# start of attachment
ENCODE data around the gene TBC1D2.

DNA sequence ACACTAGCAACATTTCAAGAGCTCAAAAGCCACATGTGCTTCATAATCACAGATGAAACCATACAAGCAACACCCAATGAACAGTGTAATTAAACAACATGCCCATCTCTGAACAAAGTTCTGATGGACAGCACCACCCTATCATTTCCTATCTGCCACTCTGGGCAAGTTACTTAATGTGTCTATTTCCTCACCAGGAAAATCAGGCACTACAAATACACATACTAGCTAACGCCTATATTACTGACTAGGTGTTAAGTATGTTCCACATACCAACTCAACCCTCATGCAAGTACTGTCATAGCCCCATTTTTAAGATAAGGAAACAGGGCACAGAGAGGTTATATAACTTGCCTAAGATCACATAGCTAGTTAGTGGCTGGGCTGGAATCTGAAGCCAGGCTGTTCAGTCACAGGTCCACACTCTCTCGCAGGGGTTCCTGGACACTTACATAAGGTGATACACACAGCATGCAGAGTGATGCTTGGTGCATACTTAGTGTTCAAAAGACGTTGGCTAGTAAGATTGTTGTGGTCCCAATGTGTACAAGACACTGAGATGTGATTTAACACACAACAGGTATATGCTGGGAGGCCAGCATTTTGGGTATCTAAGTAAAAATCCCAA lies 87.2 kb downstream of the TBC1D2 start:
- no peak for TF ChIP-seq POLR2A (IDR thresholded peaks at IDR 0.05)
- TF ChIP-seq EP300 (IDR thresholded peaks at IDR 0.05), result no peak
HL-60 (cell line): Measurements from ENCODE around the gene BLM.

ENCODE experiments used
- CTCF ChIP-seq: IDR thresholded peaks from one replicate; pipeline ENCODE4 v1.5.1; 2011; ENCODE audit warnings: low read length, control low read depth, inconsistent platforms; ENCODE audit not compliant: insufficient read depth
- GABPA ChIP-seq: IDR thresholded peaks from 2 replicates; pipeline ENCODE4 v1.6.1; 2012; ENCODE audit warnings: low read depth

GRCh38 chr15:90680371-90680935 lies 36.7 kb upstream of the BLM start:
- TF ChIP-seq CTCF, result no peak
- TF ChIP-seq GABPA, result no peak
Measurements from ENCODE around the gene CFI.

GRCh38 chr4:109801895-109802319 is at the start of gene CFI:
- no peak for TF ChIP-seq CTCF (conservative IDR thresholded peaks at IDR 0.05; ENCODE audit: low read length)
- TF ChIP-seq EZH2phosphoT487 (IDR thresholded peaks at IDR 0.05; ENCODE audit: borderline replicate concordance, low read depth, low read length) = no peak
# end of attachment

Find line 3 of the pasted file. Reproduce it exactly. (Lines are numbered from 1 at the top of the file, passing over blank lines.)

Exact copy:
- no peak for TF ChIP-seq POLR2A (IDR thresholded peaks at IDR 0.05)